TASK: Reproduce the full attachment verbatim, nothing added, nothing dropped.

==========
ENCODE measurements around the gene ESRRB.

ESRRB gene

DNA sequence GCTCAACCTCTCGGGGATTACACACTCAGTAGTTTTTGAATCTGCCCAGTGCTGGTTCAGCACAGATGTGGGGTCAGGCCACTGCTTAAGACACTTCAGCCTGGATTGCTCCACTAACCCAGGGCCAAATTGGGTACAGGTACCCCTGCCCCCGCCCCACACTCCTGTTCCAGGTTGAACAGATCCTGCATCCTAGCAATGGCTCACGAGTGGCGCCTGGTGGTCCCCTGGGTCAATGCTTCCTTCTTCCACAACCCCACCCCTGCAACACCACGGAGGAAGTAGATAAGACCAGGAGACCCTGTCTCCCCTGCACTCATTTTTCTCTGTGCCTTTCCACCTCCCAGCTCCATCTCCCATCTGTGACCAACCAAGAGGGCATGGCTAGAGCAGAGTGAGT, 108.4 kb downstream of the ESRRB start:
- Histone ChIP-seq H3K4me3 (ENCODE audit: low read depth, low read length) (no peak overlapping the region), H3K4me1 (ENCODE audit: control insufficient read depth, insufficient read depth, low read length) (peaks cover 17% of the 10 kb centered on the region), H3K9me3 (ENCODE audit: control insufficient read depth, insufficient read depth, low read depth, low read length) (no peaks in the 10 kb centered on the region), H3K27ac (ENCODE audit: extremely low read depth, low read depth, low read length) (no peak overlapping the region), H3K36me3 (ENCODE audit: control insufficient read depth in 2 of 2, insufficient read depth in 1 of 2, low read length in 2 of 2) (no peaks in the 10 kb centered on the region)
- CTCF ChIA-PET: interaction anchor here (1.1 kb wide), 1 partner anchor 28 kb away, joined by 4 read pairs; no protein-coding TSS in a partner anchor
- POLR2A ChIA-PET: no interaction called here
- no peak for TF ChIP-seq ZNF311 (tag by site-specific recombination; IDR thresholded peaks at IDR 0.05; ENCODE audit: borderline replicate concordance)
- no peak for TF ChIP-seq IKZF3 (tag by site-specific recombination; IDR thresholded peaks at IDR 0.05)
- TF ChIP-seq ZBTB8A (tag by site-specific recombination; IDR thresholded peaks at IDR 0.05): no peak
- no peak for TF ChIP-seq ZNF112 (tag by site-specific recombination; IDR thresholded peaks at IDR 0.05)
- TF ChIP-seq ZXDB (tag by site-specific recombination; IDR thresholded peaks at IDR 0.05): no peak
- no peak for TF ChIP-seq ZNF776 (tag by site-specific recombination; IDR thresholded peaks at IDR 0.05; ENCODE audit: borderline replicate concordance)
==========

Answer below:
ENCODE measurements around the gene ESRRB.

ESRRB gene

DNA sequence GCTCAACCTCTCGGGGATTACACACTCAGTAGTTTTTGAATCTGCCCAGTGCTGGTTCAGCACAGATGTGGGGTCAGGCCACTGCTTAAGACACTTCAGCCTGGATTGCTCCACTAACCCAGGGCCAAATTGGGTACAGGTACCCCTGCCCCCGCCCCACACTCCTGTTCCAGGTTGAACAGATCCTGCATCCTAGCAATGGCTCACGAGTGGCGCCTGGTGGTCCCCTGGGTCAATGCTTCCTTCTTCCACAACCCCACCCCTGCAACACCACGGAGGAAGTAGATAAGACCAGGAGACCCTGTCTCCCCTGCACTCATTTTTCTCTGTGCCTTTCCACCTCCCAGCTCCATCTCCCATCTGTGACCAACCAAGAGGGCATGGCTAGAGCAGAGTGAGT, 108.4 kb downstream of the ESRRB start:
- Histone ChIP-seq H3K4me3 (ENCODE audit: low read depth, low read length) (no peak overlapping the region), H3K4me1 (ENCODE audit: control insufficient read depth, insufficient read depth, low read length) (peaks cover 17% of the 10 kb centered on the region), H3K9me3 (ENCODE audit: control insufficient read depth, insufficient read depth, low read depth, low read length) (no peaks in the 10 kb centered on the region), H3K27ac (ENCODE audit: extremely low read depth, low read depth, low read length) (no peak overlapping the region), H3K36me3 (ENCODE audit: control insufficient read depth in 2 of 2, insufficient read depth in 1 of 2, low read length in 2 of 2) (no peaks in the 10 kb centered on the region)
- CTCF ChIA-PET: interaction anchor here (1.1 kb wide), 1 partner anchor 28 kb away, joined by 4 read pairs; no protein-coding TSS in a partner anchor
- POLR2A ChIA-PET: no interaction called here
- no peak for TF ChIP-seq ZNF311 (tag by site-specific recombination; IDR thresholded peaks at IDR 0.05; ENCODE audit: borderline replicate concordance)
- no peak for TF ChIP-seq IKZF3 (tag by site-specific recombination; IDR thresholded peaks at IDR 0.05)
- TF ChIP-seq ZBTB8A (tag by site-specific recombination; IDR thresholded peaks at IDR 0.05): no peak
- no peak for TF ChIP-seq ZNF112 (tag by site-specific recombination; IDR thresholded peaks at IDR 0.05)
- TF ChIP-seq ZXDB (tag by site-specific recombination; IDR thresholded peaks at IDR 0.05): no peak
- no peak for TF ChIP-seq ZNF776 (tag by site-specific recombination; IDR thresholded peaks at IDR 0.05; ENCODE audit: borderline replicate concordance)